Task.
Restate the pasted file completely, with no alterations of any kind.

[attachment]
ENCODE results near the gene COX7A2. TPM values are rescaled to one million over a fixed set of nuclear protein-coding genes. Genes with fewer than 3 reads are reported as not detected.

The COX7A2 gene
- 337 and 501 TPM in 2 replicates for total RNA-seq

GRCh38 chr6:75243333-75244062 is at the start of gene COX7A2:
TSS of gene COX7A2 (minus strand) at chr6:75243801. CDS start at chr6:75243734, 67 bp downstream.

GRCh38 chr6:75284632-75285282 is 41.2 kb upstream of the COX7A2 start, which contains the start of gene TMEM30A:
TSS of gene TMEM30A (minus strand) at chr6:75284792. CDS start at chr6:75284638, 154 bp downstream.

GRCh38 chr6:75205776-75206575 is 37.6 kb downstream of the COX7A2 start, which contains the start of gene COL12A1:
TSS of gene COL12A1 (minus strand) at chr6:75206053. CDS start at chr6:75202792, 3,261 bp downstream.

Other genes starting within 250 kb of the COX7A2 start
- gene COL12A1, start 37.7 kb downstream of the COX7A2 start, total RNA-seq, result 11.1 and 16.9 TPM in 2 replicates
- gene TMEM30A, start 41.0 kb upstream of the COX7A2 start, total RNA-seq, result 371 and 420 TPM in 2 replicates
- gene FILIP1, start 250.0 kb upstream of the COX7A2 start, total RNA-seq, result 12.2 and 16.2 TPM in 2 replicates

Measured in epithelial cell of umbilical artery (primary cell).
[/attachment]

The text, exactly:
ENCODE results near the gene COX7A2. TPM values are rescaled to one million over a fixed set of nuclear protein-coding genes. Genes with fewer than 3 reads are reported as not detected.

The COX7A2 gene
- 337 and 501 TPM in 2 replicates for total RNA-seq

GRCh38 chr6:75243333-75244062 is at the start of gene COX7A2:
TSS of gene COX7A2 (minus strand) at chr6:75243801. CDS start at chr6:75243734, 67 bp downstream.

GRCh38 chr6:75284632-75285282 is 41.2 kb upstream of the COX7A2 start, which contains the start of gene TMEM30A:
TSS of gene TMEM30A (minus strand) at chr6:75284792. CDS start at chr6:75284638, 154 bp downstream.

GRCh38 chr6:75205776-75206575 is 37.6 kb downstream of the COX7A2 start, which contains the start of gene COL12A1:
TSS of gene COL12A1 (minus strand) at chr6:75206053. CDS start at chr6:75202792, 3,261 bp downstream.

Other genes starting within 250 kb of the COX7A2 start
- gene COL12A1, start 37.7 kb downstream of the COX7A2 start, total RNA-seq, result 11.1 and 16.9 TPM in 2 replicates
- gene TMEM30A, start 41.0 kb upstream of the COX7A2 start, total RNA-seq, result 371 and 420 TPM in 2 replicates
- gene FILIP1, start 250.0 kb upstream of the COX7A2 start, total RNA-seq, result 12.2 and 16.2 TPM in 2 replicates

Measured in epithelial cell of umbilical artery (primary cell).